The new Marshfield Clinic Center for Hyperbaric Medicine and Tissue Repair will begin admitting patients in early May, providing specialty pressure- and oxygen-based treatments.
Marshfield Clinic began developing a hyperbaric medicine program about seven years ago as an add-on to other medical and wound care. The program is now the only service between Milwaukee and the Twin Cities that can provide this type of care.
The facility will house a hyperbaric chamber, which can treat up to 10 patients at the same time. And the center will be able to treat about 36 patients per day, up from 10 per day with current facilities.
“Our new multi-place hyperbaric chamber expands our ability to treat more patients in a safer, more comfortable and more effective setting,” said Michael Caldwell, a surgeon and the center’s medical director.
Hyperbaric oxygen treatment involved breathing pure oxygen in a pressurized room or through a tube. Rather than breathing air with 21 percent oxygen, patients breathe 100 percent oxygen at higher atmospheric pressures.
Under these conditions, the human lung can absorb more oxygen than would be possible at normal atmospheric levels of oxygen and pressure. This higher oxygen level helps the body fight off bacteria, also stimulating the release of growth factors and stem cells which support the healing process.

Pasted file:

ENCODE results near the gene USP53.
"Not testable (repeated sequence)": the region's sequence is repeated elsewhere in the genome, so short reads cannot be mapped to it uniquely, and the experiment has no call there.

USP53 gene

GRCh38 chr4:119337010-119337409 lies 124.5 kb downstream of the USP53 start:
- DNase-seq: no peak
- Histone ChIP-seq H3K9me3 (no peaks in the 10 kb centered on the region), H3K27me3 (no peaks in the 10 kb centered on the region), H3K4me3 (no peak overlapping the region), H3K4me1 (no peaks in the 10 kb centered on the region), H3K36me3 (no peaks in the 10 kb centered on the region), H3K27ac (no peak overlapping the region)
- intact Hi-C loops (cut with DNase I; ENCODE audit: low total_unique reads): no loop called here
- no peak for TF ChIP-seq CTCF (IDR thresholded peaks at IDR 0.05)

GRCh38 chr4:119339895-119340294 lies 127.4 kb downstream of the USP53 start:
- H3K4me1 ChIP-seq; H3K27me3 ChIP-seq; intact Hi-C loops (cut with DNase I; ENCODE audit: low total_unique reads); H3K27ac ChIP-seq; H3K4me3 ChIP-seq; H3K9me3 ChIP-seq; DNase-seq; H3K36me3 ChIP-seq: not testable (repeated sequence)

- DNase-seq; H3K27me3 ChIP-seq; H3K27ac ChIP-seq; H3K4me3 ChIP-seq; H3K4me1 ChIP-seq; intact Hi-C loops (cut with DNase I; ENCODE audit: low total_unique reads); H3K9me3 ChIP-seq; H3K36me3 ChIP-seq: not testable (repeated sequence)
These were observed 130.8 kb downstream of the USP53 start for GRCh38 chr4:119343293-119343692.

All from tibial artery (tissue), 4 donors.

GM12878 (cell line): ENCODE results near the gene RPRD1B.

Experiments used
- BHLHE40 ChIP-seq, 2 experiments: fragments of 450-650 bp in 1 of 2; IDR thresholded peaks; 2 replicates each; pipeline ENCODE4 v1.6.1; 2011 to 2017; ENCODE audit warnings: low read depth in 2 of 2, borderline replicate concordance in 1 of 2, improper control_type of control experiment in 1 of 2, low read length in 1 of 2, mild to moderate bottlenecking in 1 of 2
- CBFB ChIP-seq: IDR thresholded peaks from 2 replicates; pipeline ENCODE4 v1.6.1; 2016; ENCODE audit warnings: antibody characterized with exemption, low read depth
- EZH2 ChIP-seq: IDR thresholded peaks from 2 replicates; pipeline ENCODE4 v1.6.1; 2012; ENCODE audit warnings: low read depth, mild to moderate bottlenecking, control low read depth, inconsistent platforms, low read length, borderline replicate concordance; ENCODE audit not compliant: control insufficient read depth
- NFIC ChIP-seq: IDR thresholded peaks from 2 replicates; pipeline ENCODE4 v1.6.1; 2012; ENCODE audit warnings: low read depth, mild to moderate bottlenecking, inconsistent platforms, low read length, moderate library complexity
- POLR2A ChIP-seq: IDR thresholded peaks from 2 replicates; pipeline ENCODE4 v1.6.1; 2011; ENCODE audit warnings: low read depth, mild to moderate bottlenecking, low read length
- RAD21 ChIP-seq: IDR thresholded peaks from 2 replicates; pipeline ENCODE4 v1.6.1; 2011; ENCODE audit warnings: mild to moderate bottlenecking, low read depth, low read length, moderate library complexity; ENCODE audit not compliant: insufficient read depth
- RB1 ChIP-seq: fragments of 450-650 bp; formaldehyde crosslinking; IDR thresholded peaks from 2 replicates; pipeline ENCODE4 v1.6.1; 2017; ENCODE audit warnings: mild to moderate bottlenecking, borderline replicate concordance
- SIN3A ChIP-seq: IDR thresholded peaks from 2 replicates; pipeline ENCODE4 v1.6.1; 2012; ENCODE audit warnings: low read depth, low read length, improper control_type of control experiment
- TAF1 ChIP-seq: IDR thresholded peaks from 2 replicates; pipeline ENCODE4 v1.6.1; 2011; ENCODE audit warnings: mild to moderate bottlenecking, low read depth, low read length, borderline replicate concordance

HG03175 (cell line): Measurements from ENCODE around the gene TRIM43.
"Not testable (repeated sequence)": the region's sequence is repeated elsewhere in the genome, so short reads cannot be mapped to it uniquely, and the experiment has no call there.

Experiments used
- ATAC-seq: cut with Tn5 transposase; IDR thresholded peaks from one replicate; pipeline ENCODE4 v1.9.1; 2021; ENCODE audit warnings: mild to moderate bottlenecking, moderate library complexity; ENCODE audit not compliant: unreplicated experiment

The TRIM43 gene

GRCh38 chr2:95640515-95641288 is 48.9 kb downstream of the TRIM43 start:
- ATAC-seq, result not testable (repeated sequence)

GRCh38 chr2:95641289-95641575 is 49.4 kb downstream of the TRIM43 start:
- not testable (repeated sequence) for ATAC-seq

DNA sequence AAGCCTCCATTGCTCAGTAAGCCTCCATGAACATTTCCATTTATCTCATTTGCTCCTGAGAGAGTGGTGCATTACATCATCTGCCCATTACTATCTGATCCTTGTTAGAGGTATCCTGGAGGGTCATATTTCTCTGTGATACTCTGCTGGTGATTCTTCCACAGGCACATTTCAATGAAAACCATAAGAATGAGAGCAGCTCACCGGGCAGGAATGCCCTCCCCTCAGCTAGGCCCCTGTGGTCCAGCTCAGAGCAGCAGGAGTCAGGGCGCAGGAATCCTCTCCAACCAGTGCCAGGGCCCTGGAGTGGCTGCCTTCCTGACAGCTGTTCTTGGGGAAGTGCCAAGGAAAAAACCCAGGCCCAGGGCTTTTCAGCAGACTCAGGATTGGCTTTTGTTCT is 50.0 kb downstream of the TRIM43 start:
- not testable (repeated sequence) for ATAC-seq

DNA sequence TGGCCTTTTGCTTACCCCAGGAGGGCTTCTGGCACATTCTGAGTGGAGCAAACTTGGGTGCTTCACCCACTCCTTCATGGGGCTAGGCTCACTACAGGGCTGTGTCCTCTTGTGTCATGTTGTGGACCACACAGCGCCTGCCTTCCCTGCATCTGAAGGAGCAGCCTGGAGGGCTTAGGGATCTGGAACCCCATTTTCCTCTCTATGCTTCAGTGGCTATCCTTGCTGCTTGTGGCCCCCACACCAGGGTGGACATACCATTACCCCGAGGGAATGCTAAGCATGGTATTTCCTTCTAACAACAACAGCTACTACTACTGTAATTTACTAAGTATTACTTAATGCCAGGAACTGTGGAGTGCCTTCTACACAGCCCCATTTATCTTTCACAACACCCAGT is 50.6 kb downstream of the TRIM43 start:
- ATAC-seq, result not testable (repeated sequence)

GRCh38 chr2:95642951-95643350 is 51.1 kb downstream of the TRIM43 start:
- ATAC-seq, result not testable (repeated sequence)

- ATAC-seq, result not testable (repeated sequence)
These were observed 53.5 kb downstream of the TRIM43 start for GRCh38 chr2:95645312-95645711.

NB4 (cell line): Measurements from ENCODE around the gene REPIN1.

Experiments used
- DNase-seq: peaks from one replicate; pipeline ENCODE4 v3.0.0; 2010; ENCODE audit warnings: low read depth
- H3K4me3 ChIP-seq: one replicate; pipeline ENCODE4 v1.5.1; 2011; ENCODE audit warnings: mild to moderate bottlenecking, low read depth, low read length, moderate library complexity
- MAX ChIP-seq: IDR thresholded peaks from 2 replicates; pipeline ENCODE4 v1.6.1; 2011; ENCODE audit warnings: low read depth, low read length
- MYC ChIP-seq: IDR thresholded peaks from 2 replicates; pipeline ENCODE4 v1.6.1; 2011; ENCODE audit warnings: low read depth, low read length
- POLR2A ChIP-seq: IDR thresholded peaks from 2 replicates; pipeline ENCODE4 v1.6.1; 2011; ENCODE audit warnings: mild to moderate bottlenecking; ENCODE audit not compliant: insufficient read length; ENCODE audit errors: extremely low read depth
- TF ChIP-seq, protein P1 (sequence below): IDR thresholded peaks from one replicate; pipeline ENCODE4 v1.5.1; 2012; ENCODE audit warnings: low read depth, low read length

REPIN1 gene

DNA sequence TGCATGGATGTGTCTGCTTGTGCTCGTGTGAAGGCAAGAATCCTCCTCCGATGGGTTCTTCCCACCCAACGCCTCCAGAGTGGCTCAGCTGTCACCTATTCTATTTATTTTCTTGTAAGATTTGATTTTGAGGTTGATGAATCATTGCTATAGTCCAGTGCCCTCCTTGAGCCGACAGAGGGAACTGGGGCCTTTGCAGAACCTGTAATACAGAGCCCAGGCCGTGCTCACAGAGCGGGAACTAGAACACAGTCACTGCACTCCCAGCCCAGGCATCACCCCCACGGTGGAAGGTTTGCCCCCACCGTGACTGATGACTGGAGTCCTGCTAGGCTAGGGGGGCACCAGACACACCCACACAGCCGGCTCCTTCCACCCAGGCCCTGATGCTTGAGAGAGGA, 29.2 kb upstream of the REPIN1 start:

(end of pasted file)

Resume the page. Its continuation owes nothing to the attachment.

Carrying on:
This therapy increases the body’s ability to carry oxygen through the blood, and can be used to treat a variety of serious medical conditions including decompression sickness, also known as the bends. This occurs when someone ascends too rapidly from deep underwater, such as when scuba diving.
Other treatable conditions include: tenacious infections, bubbles of air in blood vessels, wounds that won’t heal because of diabetes or radiation injury, crushing injuries, burns, and others.
Some conditions like carbon monoxide poisoning can be fixed in as little as three visits. Others, like persistent wounds, can take as many as 40 treatments.
According to a fact sheet from Mayo Clinic, hyperbaric oxygen therapy is generally a safe procedure, but risks do exist. These rare complications include: temporary nearsightedness caused by temporary eye lens changes, middle ear injuries due to the high pressure, seizures related to an excess of oxygen and lung collapse.
Caldwell says this new Marshfield center is “the safest possible hyperbaric medicine environment.”
The three-story, 34,000 square foot center opens to patients May 7, and a dedication and ribbon cutting ceremony will be held May 4 at 11:30 a.m. Tours will be given until 5 p.m.
–By Alex Moe